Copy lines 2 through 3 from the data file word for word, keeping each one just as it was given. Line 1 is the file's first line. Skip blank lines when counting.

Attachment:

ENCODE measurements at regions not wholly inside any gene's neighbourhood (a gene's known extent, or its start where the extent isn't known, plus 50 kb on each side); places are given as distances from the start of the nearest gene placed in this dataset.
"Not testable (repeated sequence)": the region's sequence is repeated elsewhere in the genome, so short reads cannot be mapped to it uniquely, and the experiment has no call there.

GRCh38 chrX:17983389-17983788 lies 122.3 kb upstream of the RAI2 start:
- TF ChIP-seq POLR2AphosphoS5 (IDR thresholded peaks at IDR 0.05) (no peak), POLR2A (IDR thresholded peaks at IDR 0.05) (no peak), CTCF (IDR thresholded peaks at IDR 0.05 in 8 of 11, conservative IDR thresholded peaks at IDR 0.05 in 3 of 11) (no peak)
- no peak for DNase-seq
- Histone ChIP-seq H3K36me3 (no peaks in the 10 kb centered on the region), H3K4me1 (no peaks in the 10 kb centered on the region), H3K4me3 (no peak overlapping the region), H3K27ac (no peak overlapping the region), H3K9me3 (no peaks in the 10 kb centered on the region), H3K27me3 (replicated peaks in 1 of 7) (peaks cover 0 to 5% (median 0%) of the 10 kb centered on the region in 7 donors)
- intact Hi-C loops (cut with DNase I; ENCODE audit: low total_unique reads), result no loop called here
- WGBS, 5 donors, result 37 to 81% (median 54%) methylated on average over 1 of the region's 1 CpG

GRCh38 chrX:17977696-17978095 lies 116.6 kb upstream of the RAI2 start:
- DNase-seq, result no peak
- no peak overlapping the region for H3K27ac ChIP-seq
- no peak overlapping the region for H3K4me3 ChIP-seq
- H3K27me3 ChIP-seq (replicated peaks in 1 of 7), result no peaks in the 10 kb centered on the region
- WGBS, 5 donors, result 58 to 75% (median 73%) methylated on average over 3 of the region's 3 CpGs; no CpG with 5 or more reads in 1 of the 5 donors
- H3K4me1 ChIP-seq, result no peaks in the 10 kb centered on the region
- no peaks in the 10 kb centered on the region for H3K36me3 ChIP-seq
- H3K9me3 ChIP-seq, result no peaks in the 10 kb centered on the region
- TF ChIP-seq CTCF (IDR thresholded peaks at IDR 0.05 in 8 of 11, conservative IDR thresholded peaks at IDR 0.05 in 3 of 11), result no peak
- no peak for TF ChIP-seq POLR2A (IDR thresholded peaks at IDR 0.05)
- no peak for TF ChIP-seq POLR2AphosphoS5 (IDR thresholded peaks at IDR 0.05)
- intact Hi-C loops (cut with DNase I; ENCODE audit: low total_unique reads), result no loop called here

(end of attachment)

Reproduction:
"Not testable (repeated sequence)": the region's sequence is repeated elsewhere in the genome, so short reads cannot be mapped to it uniquely, and the experiment has no call there.

GRCh38 chrX:17983389-17983788 lies 122.3 kb upstream of the RAI2 start: